Eminem Can Keep His Anti-Trump Diss Track

Marshall Mathers, Harvey Weinstein and the Toxic Hypocrisy of the Liberal Elite

By Bailey Edwards ·
Photo: Brazil Photo Press/CON/Getty Images

Brave! Subversive! Roasted! 

These are just some of the adjectives used this morning to describe Eminem's Donald Trump diss track. Cool, let's talk about it. 

I woke up to a slew of articles across social media with a "hell yeah" reaction to this apparently amazing re-emergence of Eminem and his subsequent roast of #45. At the same time, the internet was still reeling about how the Harvey Weinstein's of the world could possibly happen; how, even in progressive circles like Hollywood, we let a man so evil, so manipulative, so misogynistic wield his power without consequence. 

Indeed, just hours after Ronan Farrow's New Yorker article came out, the internet seemed anxious to celebrate another successful man, famous for his rapping talent, but also for his misogynistic art and his real-life domestic abuse, all because he dared to be critical of Trump: Eminem, a man famous for lyrics like, "You think I won't choke a whore? 'Til the vocal chords don't work in her throat no more," and, "Ain't no one safe from, non-believers there ain't none, I even make the bitches I rape cum"; a man who openly discussed the volatile relationship he had with ex-wife, Kim Mathers, and later lamented that he wished he could have "controlled his rage better"; a man who went on to rap about his fantasies of killing and burying Kim Mathers, as hundreds of thousands of young people sang along to the lyrics fetishizing the potential escalation of domestic abuse.

Farrow points out that Harvey Weinstein has been thanked more times in Oscar speeches than God. Harvey Weinstein, like Eminem, was good at his job. He produced incredible movies and launched the careers of some of our biggest stars. Harvey Weinstein, like Eminem, hates Trump. He was one of the largest donors to both the Obama and Clinton campaigns respectively. We, the liberal elite—better than those dumb-dumb conservatives—agree with Harvey Weinstein's politics. And now, we collectively disagree with his abuse of women. We condemn him together. We implore our representatives to return and reject his donations. We pat ourselves on the back and congratulate ourselves that his career is over. We took the bad guy down! Us! The liberal elites!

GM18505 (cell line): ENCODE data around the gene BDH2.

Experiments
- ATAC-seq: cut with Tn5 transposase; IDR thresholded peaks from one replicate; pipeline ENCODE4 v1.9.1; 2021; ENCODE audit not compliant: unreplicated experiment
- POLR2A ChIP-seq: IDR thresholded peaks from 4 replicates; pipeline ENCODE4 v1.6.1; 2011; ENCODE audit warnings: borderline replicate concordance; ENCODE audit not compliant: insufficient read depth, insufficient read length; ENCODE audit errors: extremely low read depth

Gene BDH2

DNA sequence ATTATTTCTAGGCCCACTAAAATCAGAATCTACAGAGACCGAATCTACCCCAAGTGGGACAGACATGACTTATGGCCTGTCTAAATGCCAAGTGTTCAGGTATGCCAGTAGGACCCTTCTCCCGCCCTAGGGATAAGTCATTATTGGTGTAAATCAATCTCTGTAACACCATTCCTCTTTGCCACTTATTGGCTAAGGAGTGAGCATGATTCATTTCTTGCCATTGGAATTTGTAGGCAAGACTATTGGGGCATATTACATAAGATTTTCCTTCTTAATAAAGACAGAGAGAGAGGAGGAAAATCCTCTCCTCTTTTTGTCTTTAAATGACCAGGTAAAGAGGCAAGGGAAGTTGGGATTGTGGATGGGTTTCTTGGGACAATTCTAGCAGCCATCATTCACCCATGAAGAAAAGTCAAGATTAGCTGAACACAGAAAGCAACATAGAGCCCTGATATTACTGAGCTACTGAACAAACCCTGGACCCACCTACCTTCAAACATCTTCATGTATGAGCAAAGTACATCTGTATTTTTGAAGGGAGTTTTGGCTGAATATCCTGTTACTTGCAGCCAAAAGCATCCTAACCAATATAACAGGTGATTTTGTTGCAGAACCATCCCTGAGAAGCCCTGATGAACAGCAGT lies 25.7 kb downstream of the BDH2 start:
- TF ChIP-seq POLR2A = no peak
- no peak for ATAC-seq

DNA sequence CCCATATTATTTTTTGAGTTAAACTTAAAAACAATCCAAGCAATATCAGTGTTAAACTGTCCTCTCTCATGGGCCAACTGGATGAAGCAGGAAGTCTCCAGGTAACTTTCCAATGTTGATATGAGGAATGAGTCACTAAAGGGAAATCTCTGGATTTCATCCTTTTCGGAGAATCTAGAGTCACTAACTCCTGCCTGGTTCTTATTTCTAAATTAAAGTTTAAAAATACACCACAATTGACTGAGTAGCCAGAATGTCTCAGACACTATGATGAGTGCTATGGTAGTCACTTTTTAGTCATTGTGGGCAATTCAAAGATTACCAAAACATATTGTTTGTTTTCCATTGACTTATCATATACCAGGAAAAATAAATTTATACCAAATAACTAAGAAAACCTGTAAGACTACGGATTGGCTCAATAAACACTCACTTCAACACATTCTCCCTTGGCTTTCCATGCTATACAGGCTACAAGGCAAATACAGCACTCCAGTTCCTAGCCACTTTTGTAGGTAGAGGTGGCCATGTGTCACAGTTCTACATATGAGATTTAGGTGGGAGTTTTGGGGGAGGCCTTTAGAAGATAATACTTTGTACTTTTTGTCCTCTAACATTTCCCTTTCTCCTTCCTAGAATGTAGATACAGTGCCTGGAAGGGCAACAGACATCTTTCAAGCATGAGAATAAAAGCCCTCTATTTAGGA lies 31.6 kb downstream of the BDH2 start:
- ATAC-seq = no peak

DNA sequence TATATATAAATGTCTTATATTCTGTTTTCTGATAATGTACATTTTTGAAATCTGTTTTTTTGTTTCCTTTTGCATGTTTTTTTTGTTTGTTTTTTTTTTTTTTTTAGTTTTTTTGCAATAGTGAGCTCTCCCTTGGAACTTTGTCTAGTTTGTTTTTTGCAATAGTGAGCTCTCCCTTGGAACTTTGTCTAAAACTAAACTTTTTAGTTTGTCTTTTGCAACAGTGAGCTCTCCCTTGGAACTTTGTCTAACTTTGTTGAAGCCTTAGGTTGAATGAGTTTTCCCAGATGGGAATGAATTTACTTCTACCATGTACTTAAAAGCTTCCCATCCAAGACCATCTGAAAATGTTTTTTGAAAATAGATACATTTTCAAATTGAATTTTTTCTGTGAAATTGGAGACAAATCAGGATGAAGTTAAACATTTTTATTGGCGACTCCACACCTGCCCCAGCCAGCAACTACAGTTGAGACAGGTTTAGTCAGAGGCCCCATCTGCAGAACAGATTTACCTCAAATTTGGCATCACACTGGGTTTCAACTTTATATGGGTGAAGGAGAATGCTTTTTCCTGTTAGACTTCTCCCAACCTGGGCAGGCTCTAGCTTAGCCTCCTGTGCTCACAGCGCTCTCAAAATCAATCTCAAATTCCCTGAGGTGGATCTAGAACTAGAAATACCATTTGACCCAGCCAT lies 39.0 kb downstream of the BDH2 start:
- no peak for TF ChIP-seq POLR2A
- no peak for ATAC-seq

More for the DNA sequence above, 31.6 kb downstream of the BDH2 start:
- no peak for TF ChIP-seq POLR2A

But night fell on Tuesday, October 10th and we fawned over Eminem's Trump diss-track. Hungry to celebrate genius and political angst, we eagerly elect to forget who Eminem is and what he's done—both in his art and his life. Great at his job and with his sins comfortably enough in the past, we've decided it's safe to celebrate the man.

There's a question that we, as a society, are going to have to answer at some point in the Trump era: what do we do with the politically sympathetic outrage of prominent, unsympathetic men? What does it mean for liberal culture that we still can't help but celebrate men whose talent echoes the kind of political art we're thirsty for, but who have committed deplorable acts in their personal lives? 

The truth is, I don't know. I am a woman. I've never known the privilege and luxury that goes with being able to be both incredibly talented and personally awful. Everything I've done in life—jobs, relationships, etc—has always been under the requirement that I do it well, but also that I'm well-behaved. My particular talents are only palatable as long as they're delivered in a package that the world finds tolerable. I grew up understanding my place as a woman in the world, understanding that even with Halloween costumes catering to boys AND girls (girls can be firemen, too!), I had to be good in every single way if the powers that be were going to permit me success. Let's be clear— men are allowed to be bad people and still maintain their high-profile jobs (good afternoon, Mr. President) and women, by and large, are not. 

So I think I get it. Bad men are only held accountable when it's culturally (or financially) convenient. When their art and their work doesn't serve our needs. Then, and only then, are their sins enough to cast aside their art. And as night falls tonight, little girls around the country will slide under their blankets and whisper softly to themselves about how they hope to grow up to be a talented man so they can do whatever they want without consequence. 

Bailey Edwards

Bailey (@bedwerds) is a comedian and writer in NYC. She smells of autumn.

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